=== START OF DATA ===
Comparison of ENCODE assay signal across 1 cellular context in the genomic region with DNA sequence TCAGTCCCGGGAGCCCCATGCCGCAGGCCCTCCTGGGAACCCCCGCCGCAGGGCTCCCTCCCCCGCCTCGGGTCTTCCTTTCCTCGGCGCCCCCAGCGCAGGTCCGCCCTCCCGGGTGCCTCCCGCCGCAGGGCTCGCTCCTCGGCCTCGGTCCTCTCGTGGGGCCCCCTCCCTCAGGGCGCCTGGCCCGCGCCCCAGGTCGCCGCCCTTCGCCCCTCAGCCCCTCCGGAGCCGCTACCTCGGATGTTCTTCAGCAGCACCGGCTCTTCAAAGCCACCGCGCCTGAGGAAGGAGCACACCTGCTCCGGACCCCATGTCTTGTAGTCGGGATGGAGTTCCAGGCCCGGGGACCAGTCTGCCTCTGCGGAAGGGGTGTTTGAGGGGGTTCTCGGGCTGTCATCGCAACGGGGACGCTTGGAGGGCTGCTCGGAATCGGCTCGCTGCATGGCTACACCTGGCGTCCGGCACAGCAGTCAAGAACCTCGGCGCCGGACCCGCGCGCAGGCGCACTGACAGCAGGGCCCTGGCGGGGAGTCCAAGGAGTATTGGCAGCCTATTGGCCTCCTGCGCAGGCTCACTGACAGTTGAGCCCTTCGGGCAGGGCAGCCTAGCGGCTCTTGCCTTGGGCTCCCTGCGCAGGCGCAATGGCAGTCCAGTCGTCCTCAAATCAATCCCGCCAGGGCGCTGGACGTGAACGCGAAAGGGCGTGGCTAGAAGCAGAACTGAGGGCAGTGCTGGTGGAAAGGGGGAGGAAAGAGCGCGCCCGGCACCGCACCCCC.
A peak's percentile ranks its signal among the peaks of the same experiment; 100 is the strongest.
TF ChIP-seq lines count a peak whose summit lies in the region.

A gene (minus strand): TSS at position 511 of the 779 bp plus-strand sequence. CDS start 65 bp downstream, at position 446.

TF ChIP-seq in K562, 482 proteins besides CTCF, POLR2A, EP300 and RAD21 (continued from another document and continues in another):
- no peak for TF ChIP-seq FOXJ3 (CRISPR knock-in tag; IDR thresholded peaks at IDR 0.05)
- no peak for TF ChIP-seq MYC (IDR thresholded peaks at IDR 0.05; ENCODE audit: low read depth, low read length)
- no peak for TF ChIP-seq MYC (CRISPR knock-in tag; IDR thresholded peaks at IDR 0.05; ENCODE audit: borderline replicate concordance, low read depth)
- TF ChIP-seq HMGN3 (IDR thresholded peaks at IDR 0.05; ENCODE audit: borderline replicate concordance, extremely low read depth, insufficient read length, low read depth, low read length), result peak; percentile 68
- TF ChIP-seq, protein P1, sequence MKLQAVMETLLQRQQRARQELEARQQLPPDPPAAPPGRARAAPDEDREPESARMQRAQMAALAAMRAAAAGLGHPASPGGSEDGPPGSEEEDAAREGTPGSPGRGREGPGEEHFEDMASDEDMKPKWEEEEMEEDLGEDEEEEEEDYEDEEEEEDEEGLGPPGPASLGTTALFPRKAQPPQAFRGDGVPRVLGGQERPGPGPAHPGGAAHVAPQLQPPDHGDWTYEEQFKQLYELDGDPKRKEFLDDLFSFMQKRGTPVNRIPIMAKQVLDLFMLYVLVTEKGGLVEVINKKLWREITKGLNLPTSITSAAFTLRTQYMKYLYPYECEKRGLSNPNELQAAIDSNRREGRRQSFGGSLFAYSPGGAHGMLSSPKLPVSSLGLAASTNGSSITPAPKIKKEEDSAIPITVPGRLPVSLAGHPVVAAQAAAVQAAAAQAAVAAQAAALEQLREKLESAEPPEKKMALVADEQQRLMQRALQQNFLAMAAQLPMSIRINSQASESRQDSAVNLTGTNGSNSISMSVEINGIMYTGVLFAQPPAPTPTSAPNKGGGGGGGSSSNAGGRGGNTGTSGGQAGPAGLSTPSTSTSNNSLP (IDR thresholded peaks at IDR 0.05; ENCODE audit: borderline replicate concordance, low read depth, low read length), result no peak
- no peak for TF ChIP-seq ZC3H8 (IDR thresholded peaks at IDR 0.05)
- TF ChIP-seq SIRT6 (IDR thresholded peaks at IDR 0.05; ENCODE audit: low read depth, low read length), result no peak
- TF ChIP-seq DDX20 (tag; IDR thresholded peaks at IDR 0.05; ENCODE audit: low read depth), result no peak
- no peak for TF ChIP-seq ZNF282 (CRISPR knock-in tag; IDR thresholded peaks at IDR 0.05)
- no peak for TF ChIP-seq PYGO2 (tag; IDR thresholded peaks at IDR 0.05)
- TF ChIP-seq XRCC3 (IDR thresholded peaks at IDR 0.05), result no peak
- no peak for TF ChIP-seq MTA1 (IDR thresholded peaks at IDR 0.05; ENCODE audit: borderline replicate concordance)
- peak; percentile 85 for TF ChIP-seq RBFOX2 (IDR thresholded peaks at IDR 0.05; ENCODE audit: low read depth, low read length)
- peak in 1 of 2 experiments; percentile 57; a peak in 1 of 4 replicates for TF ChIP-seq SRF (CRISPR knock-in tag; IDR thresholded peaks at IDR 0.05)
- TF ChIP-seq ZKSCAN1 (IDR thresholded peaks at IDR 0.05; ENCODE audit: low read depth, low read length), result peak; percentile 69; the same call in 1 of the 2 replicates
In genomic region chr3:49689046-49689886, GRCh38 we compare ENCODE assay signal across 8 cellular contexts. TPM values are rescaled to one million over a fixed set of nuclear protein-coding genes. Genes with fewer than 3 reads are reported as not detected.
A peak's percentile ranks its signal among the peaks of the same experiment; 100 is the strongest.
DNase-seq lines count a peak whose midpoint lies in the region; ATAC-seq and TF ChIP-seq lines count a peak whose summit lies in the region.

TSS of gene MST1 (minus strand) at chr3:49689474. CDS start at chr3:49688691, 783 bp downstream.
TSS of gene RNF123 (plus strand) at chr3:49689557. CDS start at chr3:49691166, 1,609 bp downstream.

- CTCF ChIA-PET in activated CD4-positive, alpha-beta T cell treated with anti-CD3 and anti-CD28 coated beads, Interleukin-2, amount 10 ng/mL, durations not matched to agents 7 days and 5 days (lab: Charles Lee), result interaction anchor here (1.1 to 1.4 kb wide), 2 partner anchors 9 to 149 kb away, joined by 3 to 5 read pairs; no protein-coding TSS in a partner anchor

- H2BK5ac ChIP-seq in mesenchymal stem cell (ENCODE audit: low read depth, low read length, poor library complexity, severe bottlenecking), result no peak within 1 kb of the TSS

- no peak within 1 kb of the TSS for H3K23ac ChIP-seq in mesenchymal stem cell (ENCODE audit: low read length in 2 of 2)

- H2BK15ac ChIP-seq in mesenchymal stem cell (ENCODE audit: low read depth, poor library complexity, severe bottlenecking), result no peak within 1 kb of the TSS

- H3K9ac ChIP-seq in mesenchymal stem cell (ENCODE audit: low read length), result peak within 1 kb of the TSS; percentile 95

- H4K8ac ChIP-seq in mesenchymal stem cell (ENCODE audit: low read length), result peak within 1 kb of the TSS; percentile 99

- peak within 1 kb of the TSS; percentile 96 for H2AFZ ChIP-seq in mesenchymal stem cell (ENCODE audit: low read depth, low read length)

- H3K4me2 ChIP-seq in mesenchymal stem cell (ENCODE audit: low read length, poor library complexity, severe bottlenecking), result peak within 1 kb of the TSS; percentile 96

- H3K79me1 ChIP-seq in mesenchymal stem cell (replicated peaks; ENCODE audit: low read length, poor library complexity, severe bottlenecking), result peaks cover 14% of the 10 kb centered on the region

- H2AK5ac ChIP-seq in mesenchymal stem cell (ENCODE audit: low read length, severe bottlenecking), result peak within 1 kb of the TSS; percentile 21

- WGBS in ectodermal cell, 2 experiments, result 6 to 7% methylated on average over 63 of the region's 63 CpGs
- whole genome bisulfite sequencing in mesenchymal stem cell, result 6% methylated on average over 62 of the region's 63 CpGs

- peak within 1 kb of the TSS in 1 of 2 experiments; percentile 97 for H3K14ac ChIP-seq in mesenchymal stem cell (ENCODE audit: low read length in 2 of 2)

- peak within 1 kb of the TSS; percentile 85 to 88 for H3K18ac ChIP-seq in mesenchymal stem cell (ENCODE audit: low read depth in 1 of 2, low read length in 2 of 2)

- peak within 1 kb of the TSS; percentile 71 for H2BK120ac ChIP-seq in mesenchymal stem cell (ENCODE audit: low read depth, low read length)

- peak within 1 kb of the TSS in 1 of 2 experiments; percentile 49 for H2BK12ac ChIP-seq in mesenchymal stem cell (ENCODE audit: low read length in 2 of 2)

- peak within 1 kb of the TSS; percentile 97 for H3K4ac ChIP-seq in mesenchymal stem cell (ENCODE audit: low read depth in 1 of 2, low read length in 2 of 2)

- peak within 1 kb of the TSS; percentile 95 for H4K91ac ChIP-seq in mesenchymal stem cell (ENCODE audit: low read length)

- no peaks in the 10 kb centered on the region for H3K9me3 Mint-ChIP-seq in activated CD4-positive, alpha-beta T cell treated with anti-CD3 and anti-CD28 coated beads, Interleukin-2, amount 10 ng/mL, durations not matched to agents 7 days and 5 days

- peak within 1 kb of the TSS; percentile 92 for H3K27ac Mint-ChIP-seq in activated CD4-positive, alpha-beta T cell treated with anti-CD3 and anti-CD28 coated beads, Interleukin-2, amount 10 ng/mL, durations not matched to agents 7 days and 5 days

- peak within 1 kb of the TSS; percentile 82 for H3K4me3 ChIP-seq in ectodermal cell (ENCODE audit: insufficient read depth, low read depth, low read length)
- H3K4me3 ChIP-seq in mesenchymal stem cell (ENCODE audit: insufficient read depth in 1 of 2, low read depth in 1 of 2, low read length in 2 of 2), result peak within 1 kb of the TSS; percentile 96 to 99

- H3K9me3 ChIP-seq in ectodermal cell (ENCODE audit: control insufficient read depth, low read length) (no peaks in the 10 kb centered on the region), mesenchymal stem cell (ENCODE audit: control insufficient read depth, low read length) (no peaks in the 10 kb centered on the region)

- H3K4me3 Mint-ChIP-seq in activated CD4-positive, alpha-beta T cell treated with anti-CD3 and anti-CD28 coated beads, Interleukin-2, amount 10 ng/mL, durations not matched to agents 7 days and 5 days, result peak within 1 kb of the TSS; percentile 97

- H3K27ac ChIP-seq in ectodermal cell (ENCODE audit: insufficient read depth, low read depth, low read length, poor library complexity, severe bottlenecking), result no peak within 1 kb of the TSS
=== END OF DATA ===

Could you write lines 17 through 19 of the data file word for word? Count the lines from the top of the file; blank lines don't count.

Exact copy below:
- no peak for TF ChIP-seq MTA1 (IDR thresholded peaks at IDR 0.05; ENCODE audit: borderline replicate concordance)
- peak; percentile 85 for TF ChIP-seq RBFOX2 (IDR thresholded peaks at IDR 0.05; ENCODE audit: low read depth, low read length)
- peak in 1 of 2 experiments; percentile 57; a peak in 1 of 4 replicates for TF ChIP-seq SRF (CRISPR knock-in tag; IDR thresholded peaks at IDR 0.05)